Val d’Isère – Pure Class


There are thousands of ski resorts to choose from when you’re planning your holiday each year. You might choose depending on the size of the ski area, how snow-sure it is or simply on price, and probably a combination of all three. But would you ever choose based on pure, simple class?

For while the number of ski areas worldwide is now more than 6,000, there are really just a handful that have that special something, a character and a pedigree you can’t really buy, and however much you spend on snow making and fast lifts, it doesn’t really make much difference.They tend to be winter-sports early adopters, although not always. In Austria there’s Kitzbühel and Lech, Switzerland has Davos, Murren and St Moritz, Italy has Courmayeur and Cortina d’Ampezzo, and for France it has to be Val d’Isère – a village that dates back to the 11th century where the first ski lift – one of the world’s first – was installed more than 80 years ago.


What is it that gives Val d’Isère that special je ne sais quoi? That’s more difficult to define. It does, of course, have that great winter-sports heritage – it’s one of just an elite handful of ski resorts to have staged the Skiing World Championships, Winter Olympics and its annual World Cup Races. One of the world’s most famous race courses, the Face de Bellevarde, is here and Critérium de la Première Neige World Cup races have been staged 62 times – that all helps.

Like St Moritz it’s also very high in altitude for a traditional resort, making it more snow-sure at the base as well as high above, and giving it an “away from it all” feeling, but crucially it is still a genuine community and doesn’t have the seasonal moonbase feel of many purpose-built destinations.

Along with a good natural snowfall reputation, it’s also home to Le Snow Factory, the largest snowmaking facility in Europe (which just got bigger still this season). It’s also one of three French resorts to still offer some summer glacier skiing.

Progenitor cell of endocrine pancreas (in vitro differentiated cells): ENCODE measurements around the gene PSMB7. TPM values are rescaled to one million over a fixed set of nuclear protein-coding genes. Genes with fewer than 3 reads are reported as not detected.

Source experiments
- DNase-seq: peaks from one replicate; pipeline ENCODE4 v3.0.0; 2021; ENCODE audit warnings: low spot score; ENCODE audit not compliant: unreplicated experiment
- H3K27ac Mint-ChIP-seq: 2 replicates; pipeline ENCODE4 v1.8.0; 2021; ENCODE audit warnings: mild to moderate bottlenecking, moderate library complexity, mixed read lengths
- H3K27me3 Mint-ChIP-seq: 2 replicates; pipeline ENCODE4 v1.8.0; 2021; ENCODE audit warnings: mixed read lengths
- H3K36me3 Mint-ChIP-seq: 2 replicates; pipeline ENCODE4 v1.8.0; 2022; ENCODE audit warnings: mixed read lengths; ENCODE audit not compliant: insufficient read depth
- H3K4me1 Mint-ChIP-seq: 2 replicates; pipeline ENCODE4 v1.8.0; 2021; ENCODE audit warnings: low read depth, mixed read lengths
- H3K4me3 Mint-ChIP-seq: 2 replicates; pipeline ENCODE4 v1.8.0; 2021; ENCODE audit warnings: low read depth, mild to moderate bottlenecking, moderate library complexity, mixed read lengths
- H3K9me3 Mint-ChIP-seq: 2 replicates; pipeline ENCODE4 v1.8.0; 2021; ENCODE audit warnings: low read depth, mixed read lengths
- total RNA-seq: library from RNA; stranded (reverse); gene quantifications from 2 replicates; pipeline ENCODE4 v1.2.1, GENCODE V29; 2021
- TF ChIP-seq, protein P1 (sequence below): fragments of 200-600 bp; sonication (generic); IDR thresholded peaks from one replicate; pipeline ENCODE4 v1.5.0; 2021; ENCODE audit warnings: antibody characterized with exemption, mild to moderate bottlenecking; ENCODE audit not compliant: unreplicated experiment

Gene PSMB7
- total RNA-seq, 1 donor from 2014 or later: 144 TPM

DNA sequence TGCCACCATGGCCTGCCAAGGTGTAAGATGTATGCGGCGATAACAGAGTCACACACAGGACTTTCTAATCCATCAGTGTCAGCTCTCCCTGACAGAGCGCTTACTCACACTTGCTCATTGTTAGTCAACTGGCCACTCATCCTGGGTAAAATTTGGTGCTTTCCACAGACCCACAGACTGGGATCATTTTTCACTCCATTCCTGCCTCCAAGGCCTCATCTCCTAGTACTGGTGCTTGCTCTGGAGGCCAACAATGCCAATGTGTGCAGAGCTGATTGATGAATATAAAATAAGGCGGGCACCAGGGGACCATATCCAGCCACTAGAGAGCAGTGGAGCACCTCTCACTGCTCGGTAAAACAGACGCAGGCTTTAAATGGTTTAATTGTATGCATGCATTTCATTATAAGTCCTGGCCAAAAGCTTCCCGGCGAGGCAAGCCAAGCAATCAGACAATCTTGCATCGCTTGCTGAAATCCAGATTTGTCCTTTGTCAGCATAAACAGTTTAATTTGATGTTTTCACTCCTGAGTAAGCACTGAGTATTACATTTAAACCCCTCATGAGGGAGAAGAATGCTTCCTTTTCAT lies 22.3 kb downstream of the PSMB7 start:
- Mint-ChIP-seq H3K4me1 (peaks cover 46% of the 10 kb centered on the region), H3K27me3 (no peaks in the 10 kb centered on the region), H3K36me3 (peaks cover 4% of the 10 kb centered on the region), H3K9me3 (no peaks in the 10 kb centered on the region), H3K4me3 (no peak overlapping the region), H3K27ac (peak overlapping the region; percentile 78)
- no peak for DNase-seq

Its ski area is vast, one of the world’s biggest with 300km of trails shared with neighbouring Tignes and one that used to be known as “Espace Killy” after the great French skier and hero of the 1968 Winter Olympics, but not, officially, any more.

But although all that terrain means there’s plenty for every level of skier, perhaps Val d’Isere’s overall status is enhanced by its world-class reputation for its challenging off-piste terrain, a reputation it shares with resorts like Chamonix and St Anton.

The Slopes

Val d’Isère has one of the world’s biggest and best ski areas. Although it is popular with expert skiers and boarders who want to head off-piste in the same way that Jackson Hole and Verbier do, there’s actually plenty for intermediate-level piste skiers to do, in addition to the excellent beginner areas for first-timers (the ski school clocks up 200,000 pupils each winter), all served by a network of superb high-speed lifts.

For good skiers the Solaise bumps run above the resort or the Olympic Men’s Downhill from Bellevarde (a good first choice as it gets the sun early and accessed by the high-speed underground ‘Funival’ funicular) are popular options.  Later on you can take off into the powder fields with a guide. Otherwise the descents from the Pissaillas glacier or the Tour de Charvet basin runs are equally recommended.